How to Avoid Premium SMS and Minimise Data Charges
- Problem Description
- Premium SMS
- Data Charges
- Credit/Debit Cards
The report starts by reviewing the direct-to-consumer (D2C) mobile content business model. The value chain is described and the report shows how revenue collected from the user by the mobile operator via PSMS is distributed to the various players.
An alternative strategy is then described that can be used to dramatically improve the revenue payout in favour of content and retail brands.
Next, the costs of downloading music and video files from third party mobile sites is stated for all 5 UK operators by reviewing the current pricing plans offered to prepay and postpay consumers.
Two commercial models are then explained which would dramatically reduce the data charges incurred by consumers, thereby making the download of large files viable.
The first model would apply for branded players that want to develop their own end-to-end solution while the second model could be implemented as a mobile content delivery and payment platform, optimised for D2C, which would be attractive to companies that are happy use an off-the-shelf solution. Outline technical solutions are provided for both models.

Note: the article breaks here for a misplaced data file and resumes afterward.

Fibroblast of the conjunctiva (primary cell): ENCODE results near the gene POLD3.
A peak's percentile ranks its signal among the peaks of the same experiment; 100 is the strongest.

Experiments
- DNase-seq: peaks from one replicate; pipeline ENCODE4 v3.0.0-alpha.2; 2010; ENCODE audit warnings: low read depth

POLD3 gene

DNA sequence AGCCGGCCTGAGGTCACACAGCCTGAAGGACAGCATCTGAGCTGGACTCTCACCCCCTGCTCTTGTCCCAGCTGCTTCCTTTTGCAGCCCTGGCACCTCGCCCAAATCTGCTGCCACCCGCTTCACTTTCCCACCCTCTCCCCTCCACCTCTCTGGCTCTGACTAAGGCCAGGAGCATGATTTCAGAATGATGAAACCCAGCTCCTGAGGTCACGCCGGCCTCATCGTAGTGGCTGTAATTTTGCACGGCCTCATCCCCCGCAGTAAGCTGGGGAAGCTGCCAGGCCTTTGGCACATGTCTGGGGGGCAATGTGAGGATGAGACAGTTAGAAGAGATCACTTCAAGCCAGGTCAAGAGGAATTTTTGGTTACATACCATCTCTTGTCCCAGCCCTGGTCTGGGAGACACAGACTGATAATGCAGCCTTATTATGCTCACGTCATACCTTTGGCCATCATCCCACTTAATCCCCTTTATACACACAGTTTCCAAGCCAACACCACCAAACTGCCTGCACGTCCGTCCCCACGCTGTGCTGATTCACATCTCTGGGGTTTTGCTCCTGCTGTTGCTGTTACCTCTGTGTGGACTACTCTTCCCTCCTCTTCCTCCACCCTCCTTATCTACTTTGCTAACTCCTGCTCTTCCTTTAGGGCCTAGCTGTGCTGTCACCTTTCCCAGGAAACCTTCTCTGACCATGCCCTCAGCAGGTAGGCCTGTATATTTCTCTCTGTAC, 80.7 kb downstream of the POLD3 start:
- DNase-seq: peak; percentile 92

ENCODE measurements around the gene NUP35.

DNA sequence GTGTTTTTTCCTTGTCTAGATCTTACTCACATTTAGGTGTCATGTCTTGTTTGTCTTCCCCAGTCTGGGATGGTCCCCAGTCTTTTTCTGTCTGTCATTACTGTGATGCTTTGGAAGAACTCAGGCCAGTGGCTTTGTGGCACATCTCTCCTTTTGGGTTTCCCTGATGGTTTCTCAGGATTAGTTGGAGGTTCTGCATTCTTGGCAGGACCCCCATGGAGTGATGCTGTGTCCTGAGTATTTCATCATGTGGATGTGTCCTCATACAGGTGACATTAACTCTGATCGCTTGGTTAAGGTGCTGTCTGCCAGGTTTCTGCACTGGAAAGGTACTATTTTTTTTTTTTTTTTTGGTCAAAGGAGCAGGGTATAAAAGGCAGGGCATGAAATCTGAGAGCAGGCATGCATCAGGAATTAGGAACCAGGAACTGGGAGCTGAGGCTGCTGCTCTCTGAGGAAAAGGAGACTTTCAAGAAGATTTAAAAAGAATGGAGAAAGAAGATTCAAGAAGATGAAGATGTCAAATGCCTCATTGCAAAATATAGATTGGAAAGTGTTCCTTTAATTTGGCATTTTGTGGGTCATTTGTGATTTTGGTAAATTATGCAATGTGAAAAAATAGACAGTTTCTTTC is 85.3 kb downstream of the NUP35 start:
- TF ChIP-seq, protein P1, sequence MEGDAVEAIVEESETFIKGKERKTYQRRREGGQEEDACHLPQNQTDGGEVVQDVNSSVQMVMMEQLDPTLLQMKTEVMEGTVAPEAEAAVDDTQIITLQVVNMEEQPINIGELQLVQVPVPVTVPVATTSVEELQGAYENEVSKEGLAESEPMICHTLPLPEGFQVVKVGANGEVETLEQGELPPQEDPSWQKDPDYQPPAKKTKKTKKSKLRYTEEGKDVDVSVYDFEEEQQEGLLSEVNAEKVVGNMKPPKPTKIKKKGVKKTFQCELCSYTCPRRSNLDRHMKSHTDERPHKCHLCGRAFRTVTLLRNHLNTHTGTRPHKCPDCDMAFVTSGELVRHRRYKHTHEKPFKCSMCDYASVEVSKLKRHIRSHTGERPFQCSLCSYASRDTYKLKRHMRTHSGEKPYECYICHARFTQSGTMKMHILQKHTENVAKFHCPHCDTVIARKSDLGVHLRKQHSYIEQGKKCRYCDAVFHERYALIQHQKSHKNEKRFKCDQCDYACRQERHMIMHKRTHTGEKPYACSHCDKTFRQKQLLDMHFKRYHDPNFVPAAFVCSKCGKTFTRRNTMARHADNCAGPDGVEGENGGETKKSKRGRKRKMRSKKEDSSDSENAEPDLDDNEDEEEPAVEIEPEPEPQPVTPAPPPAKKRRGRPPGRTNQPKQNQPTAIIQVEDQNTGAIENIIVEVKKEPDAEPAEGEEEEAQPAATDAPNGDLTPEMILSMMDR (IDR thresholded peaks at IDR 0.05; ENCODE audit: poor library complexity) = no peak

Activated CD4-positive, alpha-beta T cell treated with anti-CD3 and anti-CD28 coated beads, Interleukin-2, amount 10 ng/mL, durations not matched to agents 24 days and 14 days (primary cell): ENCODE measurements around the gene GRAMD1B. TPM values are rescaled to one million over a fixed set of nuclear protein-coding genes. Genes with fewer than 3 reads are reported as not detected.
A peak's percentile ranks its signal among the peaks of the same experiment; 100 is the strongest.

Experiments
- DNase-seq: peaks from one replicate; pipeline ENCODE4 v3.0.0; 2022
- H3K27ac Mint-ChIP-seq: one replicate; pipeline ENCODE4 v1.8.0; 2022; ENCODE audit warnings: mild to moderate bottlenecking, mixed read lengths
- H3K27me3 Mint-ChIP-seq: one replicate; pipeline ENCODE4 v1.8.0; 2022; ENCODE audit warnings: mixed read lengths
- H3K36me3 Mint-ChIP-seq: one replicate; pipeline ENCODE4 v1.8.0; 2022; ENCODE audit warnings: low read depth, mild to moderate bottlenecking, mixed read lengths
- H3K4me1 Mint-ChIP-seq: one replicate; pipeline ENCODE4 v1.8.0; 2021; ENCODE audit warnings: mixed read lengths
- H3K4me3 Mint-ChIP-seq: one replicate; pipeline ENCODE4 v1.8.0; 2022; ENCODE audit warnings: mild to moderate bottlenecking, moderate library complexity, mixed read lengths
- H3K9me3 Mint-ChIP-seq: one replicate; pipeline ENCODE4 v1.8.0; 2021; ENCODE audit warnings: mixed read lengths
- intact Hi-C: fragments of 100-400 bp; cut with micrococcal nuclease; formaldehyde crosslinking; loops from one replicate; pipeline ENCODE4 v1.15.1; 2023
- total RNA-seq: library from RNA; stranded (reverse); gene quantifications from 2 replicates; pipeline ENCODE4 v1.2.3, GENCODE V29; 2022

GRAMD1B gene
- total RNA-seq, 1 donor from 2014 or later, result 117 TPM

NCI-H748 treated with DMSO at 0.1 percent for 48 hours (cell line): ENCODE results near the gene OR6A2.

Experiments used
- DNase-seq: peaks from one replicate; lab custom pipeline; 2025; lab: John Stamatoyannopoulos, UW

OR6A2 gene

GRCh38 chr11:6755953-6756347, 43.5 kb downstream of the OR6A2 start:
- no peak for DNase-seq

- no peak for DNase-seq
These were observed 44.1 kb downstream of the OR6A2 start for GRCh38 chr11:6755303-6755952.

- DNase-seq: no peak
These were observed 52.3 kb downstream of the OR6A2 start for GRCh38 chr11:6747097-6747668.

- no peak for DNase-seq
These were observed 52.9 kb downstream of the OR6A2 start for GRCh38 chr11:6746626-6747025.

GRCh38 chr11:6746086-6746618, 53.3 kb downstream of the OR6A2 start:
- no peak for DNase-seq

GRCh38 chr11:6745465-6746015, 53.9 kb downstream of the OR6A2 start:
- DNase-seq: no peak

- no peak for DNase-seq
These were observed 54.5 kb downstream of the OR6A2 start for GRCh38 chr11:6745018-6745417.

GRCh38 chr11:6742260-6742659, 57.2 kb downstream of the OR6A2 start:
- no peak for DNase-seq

The pros and cons of both models are identified for all players in the value chain including content owners, mobile operators, mobile aggregators and content retailers.
MULTI-PLATFORM CONTENT DISTRIBUTION
DIRECT TO CONSUMER
THE D2C MODEL
Problem 1: Data Charges
Cost Impact on User
On-portal vs. Off-portal Data Pricing
Solutions: Data Charges
1. Flat Rate Data Plans
2. Wholesale Data
Problem 2: Premium SMS
Out payments 15
Poor Value 16
Low Transaction Values 17
Solutions: Premium SMS
Across the board, digital media retail brands and content providers are unhappy with the commercial models used to deliver mobile content directly to consumers. The frustrations are the same everywhere: PSMS outpayments from mobile operators are too low and standard data charges make the delivery of heavyweight music and video files too expensive for the user. This report describes solutions for both of these problems.